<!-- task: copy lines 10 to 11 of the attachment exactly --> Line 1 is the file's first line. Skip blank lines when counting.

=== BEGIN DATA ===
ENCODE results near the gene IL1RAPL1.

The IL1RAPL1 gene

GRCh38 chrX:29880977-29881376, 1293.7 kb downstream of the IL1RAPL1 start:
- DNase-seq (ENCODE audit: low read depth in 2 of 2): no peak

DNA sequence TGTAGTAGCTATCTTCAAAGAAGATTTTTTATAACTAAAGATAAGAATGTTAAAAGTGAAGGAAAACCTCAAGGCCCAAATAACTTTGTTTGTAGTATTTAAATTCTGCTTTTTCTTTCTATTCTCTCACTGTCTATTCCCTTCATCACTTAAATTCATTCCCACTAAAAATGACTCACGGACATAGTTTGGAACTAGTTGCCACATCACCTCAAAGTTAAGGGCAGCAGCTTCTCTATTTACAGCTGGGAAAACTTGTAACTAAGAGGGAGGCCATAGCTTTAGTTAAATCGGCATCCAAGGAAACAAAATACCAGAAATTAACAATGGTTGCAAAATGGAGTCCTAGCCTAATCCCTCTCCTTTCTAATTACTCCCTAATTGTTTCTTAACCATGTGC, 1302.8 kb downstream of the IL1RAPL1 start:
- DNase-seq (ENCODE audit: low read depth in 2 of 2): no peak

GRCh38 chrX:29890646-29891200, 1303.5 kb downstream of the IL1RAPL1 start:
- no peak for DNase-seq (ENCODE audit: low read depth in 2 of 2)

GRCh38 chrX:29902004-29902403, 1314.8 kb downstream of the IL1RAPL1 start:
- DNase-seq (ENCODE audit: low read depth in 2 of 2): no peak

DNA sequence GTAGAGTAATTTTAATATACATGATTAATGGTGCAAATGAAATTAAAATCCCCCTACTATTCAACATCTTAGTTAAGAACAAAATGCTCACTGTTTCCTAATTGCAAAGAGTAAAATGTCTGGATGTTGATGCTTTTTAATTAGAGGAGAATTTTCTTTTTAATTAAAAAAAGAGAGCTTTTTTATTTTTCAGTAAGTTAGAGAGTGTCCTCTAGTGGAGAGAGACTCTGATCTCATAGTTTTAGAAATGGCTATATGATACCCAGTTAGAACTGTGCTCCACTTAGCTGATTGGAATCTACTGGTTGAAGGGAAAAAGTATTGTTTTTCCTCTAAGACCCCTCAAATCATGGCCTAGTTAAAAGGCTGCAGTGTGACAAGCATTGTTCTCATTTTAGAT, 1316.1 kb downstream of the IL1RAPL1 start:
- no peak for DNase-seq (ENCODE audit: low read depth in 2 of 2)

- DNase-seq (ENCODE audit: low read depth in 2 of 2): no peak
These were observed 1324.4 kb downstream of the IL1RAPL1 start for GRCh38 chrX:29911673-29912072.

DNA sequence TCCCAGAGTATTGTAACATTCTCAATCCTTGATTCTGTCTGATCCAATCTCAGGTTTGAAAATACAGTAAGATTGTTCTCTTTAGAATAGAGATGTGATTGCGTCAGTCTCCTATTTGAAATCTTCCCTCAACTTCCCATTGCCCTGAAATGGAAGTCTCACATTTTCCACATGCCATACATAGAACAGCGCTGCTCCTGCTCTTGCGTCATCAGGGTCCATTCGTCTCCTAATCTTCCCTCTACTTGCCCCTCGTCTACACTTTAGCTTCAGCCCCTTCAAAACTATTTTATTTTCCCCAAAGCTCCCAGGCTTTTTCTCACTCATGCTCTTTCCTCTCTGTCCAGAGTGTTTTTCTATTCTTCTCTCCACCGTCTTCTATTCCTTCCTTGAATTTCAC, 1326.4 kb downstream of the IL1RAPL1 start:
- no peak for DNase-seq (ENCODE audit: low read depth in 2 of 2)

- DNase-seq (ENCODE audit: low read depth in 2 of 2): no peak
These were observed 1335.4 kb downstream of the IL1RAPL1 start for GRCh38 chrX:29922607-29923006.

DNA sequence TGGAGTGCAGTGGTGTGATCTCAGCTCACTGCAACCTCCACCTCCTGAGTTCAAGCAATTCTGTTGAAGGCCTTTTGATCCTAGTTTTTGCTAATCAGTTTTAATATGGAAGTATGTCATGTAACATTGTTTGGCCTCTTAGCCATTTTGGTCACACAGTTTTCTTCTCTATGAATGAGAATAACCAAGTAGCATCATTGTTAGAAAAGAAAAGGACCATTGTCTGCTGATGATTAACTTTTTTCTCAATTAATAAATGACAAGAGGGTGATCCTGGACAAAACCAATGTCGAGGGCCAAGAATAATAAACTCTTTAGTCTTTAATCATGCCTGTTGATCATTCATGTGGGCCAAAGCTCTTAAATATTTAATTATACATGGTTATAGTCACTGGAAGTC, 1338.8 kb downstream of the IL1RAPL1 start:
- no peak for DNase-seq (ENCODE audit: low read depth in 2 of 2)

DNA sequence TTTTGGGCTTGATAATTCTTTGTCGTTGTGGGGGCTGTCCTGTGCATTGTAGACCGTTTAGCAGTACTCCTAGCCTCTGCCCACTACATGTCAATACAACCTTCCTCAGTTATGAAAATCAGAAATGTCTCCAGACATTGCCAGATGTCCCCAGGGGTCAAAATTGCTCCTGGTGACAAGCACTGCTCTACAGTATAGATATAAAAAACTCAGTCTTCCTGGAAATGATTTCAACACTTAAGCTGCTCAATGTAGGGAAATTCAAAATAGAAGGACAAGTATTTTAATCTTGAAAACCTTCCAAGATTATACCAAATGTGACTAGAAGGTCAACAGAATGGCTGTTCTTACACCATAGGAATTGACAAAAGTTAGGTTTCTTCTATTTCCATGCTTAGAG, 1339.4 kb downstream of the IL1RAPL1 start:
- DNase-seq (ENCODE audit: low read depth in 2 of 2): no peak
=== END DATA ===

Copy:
- DNase-seq (ENCODE audit: low read depth in 2 of 2): no peak

DNA sequence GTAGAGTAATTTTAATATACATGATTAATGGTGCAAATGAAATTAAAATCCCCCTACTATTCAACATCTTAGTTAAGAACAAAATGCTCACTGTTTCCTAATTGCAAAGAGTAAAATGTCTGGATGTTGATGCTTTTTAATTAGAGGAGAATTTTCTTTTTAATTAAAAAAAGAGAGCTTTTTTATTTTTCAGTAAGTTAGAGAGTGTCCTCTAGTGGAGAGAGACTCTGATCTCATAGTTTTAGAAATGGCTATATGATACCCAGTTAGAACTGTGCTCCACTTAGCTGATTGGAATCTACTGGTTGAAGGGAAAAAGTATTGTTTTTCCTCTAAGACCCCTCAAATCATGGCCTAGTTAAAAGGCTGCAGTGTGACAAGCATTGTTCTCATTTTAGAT, 1316.1 kb downstream of the IL1RAPL1 start: